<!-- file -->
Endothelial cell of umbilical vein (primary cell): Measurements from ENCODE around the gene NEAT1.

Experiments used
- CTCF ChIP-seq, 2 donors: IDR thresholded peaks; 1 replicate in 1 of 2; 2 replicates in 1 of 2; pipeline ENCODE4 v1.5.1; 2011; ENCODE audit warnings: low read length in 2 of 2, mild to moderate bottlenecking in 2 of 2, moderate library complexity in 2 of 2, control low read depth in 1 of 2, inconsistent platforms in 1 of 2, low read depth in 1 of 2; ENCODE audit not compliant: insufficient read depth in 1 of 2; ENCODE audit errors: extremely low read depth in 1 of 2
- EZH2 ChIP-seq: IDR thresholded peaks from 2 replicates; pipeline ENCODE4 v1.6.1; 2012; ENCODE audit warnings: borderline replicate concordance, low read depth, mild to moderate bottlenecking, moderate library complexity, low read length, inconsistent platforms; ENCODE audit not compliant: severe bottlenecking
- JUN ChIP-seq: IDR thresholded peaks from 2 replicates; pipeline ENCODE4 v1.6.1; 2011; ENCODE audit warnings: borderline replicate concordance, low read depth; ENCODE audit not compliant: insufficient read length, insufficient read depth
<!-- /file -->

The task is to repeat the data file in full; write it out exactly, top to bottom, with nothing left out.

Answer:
Endothelial cell of umbilical vein (primary cell): Measurements from ENCODE around the gene NEAT1.

Experiments used
- CTCF ChIP-seq, 2 donors: IDR thresholded peaks; 1 replicate in 1 of 2; 2 replicates in 1 of 2; pipeline ENCODE4 v1.5.1; 2011; ENCODE audit warnings: low read length in 2 of 2, mild to moderate bottlenecking in 2 of 2, moderate library complexity in 2 of 2, control low read depth in 1 of 2, inconsistent platforms in 1 of 2, low read depth in 1 of 2; ENCODE audit not compliant: insufficient read depth in 1 of 2; ENCODE audit errors: extremely low read depth in 1 of 2
- EZH2 ChIP-seq: IDR thresholded peaks from 2 replicates; pipeline ENCODE4 v1.6.1; 2012; ENCODE audit warnings: borderline replicate concordance, low read depth, mild to moderate bottlenecking, moderate library complexity, low read length, inconsistent platforms; ENCODE audit not compliant: severe bottlenecking
- JUN ChIP-seq: IDR thresholded peaks from 2 replicates; pipeline ENCODE4 v1.6.1; 2011; ENCODE audit warnings: borderline replicate concordance, low read depth; ENCODE audit not compliant: insufficient read length, insufficient read depth